A friend of mine just started a part-time nursing degree. She opted to do it externally and after lots of research went for a Uni in South Australia (she lives in northern suburbs of Melbourne) as she wants to specialise in midwifery. She doesn't have to go anywhere - all her lectures, tutorials are online. She will have to take exams each semester and then they set her up in a room at a local Uni, from what I remember her saying.

Seems to be going well and the way she has organised it has worked out really well for her (two kids - 3 and under 1).

Best wishes for your course search!

#8 UpsyDaisy

Posted 07 April 2012 - 11:50 PM

I'm studying Nursing at Deakin. I'm loving it original.gif

Just in regards to UniSA. You will need to travel for placements, so have to consider accomadation, flights, child care/babysitters if you have children. I believe being external and having no pracs, that those are also done in a block, so again more travel and costs.

#9 ubermum

Posted 08 April 2012 - 12:21 AM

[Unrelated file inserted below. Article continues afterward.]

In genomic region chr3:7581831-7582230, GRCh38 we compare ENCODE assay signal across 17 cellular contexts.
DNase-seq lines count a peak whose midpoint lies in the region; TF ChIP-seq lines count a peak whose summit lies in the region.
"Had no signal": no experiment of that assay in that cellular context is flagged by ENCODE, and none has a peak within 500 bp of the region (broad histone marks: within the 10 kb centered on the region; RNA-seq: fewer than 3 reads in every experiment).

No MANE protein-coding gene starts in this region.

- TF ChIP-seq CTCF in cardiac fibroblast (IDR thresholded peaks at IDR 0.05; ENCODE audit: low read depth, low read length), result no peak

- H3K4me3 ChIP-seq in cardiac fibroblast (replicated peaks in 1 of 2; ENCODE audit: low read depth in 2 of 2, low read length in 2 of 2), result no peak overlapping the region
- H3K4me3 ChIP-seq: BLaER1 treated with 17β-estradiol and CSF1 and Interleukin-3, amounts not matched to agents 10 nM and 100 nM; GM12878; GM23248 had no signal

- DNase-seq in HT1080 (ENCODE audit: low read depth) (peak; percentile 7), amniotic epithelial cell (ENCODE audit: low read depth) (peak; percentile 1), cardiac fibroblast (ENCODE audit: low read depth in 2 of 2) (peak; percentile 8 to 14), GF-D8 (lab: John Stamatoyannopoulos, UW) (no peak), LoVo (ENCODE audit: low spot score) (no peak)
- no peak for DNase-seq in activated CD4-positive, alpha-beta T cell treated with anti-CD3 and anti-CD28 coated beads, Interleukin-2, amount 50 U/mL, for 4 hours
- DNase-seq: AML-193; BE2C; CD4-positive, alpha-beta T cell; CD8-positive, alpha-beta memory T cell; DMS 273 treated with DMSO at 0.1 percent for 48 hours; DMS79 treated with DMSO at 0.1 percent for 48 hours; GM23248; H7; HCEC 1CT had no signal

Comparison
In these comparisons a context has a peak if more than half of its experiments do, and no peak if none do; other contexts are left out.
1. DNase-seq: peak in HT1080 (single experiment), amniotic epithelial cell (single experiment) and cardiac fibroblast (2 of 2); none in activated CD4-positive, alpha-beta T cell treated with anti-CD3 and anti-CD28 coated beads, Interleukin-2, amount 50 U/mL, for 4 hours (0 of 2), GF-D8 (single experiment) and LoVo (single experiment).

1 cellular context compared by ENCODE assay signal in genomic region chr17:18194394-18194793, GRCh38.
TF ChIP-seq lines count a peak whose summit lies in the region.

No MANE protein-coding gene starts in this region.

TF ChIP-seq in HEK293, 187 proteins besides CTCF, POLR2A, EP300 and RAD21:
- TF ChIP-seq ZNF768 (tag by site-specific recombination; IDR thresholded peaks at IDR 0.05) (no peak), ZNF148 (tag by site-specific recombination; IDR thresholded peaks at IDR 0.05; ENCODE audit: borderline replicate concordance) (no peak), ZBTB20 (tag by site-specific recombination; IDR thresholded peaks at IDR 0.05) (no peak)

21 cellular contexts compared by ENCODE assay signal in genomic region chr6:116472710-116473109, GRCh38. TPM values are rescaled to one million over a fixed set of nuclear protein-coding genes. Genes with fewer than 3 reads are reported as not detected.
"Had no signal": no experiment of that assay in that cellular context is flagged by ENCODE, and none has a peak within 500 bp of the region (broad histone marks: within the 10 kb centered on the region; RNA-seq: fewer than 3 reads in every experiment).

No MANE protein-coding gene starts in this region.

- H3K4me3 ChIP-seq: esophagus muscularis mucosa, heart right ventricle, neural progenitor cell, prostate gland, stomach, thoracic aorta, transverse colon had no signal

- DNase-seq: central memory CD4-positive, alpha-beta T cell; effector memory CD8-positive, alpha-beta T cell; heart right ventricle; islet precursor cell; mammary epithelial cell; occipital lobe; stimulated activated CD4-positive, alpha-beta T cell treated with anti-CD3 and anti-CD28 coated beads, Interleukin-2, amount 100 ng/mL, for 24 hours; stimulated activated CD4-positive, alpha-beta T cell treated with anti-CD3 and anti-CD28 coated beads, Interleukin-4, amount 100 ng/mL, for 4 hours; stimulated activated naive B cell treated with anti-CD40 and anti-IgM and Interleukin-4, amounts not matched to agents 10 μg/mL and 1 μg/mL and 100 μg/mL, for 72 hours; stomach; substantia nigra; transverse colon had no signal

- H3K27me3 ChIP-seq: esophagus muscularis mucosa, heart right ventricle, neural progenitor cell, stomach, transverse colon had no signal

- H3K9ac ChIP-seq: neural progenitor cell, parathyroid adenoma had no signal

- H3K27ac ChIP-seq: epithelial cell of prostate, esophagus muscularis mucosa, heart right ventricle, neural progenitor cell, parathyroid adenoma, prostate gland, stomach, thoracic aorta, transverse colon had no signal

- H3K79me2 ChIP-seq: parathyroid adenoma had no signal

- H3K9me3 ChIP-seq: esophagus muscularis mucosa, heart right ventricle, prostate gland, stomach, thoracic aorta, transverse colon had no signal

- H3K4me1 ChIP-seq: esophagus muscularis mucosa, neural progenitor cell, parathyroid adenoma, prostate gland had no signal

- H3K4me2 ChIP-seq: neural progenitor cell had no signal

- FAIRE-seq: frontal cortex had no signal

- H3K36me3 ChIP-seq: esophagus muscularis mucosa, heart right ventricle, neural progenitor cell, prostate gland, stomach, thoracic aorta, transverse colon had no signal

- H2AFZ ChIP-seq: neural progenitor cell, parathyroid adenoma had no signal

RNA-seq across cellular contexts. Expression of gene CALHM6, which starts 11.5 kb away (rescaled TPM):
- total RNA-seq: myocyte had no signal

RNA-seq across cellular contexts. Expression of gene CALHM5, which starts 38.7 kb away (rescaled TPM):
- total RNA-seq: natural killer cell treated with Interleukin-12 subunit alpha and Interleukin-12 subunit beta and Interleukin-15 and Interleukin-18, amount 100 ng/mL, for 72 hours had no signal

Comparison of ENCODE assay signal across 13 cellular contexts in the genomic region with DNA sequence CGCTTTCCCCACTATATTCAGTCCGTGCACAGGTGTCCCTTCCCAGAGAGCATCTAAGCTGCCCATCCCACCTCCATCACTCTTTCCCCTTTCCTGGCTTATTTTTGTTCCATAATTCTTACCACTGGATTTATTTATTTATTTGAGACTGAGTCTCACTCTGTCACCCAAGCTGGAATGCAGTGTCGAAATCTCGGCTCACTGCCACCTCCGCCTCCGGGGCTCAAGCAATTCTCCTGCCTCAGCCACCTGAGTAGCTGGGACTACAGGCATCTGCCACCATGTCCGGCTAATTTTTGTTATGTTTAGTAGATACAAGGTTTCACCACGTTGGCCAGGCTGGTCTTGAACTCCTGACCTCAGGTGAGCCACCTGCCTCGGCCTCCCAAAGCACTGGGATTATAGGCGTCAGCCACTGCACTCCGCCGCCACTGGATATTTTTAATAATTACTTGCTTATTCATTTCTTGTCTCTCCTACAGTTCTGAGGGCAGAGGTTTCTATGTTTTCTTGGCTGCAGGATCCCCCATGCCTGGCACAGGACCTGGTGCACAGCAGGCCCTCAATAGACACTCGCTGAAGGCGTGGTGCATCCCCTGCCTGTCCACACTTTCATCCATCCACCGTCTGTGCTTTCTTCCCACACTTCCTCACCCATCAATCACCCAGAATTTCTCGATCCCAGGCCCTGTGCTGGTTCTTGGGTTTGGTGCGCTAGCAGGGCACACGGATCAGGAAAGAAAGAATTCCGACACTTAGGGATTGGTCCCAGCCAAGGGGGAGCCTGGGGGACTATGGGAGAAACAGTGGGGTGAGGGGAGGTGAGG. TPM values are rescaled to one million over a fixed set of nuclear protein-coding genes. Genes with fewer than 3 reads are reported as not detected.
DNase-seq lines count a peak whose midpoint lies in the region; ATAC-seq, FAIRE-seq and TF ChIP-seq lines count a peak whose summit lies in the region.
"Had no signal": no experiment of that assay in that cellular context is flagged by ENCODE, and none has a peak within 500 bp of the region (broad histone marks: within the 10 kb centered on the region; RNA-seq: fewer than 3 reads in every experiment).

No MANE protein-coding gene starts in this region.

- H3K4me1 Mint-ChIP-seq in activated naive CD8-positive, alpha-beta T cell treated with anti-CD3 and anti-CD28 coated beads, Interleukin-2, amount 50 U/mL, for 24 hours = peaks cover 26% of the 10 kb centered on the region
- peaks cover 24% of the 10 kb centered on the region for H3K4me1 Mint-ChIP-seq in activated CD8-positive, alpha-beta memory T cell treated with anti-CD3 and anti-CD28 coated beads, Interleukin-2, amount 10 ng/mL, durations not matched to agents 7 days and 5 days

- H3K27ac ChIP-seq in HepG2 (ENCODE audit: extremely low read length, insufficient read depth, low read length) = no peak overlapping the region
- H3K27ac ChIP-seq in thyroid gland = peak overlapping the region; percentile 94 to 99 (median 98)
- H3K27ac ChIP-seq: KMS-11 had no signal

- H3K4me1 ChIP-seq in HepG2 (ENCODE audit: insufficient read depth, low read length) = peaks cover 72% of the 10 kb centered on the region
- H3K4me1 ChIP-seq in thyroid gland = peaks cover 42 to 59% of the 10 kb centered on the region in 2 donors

QUOTE (UpsyDaisy @ 07/04/2012, 11:50 PM) <{POST_SNAPBACK}>
I'm studying Nursing at Deakin. I'm loving it original.gif

Just in regards to UniSA. You will need to travel for placements, so have to consider accomadation, flights, child care/babysitters if you have children. I believe being external and having no pracs, that those are also done in a block, so again more travel and costs.

My external course organized prac close to home, in fact I was closer to my prac than some students on prac with me from a uni in this state. I had to do a one week practical teaching block on the campus in each year of study. For me, being absent and planning around 1 week away per year was easier than planning around 3 years of classes, childcare, parking etc.